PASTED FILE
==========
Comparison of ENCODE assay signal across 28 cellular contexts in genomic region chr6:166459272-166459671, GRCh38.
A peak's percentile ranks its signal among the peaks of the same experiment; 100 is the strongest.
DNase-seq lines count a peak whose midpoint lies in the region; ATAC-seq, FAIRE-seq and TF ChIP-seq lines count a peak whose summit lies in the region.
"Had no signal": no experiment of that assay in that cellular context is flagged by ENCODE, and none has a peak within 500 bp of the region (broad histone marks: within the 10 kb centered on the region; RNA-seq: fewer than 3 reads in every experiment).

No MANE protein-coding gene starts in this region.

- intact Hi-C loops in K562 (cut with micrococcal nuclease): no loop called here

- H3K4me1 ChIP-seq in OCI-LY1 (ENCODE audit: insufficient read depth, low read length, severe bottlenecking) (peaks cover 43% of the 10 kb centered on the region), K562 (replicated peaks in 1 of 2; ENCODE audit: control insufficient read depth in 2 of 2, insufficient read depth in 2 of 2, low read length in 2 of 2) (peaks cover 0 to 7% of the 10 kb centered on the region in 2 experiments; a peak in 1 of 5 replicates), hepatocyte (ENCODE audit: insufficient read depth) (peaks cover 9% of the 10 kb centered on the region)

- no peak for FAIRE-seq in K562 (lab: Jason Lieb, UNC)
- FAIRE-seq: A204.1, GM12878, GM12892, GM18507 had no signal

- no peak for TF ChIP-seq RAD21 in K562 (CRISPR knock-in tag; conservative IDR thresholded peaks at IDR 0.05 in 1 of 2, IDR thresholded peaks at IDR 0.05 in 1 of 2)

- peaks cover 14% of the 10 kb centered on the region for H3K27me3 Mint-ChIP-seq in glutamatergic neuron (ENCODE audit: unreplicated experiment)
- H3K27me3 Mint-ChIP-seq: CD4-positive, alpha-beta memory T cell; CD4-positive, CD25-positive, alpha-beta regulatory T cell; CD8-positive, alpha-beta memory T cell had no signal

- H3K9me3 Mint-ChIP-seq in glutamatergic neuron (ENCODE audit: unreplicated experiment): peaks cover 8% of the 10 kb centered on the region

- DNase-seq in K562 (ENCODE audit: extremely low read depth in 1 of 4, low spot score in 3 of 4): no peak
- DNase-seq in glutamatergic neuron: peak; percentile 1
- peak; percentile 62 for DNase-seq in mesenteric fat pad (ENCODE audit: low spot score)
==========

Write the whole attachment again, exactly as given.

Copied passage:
Comparison of ENCODE assay signal across 28 cellular contexts in genomic region chr6:166459272-166459671, GRCh38.
A peak's percentile ranks its signal among the peaks of the same experiment; 100 is the strongest.
DNase-seq lines count a peak whose midpoint lies in the region; ATAC-seq, FAIRE-seq and TF ChIP-seq lines count a peak whose summit lies in the region.
"Had no signal": no experiment of that assay in that cellular context is flagged by ENCODE, and none has a peak within 500 bp of the region (broad histone marks: within the 10 kb centered on the region; RNA-seq: fewer than 3 reads in every experiment).

No MANE protein-coding gene starts in this region.

- intact Hi-C loops in K562 (cut with micrococcal nuclease): no loop called here

- H3K4me1 ChIP-seq in OCI-LY1 (ENCODE audit: insufficient read depth, low read length, severe bottlenecking) (peaks cover 43% of the 10 kb centered on the region), K562 (replicated peaks in 1 of 2; ENCODE audit: control insufficient read depth in 2 of 2, insufficient read depth in 2 of 2, low read length in 2 of 2) (peaks cover 0 to 7% of the 10 kb centered on the region in 2 experiments; a peak in 1 of 5 replicates), hepatocyte (ENCODE audit: insufficient read depth) (peaks cover 9% of the 10 kb centered on the region)

- no peak for FAIRE-seq in K562 (lab: Jason Lieb, UNC)
- FAIRE-seq: A204.1, GM12878, GM12892, GM18507 had no signal

- no peak for TF ChIP-seq RAD21 in K562 (CRISPR knock-in tag; conservative IDR thresholded peaks at IDR 0.05 in 1 of 2, IDR thresholded peaks at IDR 0.05 in 1 of 2)

- peaks cover 14% of the 10 kb centered on the region for H3K27me3 Mint-ChIP-seq in glutamatergic neuron (ENCODE audit: unreplicated experiment)
- H3K27me3 Mint-ChIP-seq: CD4-positive, alpha-beta memory T cell; CD4-positive, CD25-positive, alpha-beta regulatory T cell; CD8-positive, alpha-beta memory T cell had no signal

- H3K9me3 Mint-ChIP-seq in glutamatergic neuron (ENCODE audit: unreplicated experiment): peaks cover 8% of the 10 kb centered on the region

- DNase-seq in K562 (ENCODE audit: extremely low read depth in 1 of 4, low spot score in 3 of 4): no peak
- DNase-seq in glutamatergic neuron: peak; percentile 1
- peak; percentile 62 for DNase-seq in mesenteric fat pad (ENCODE audit: low spot score)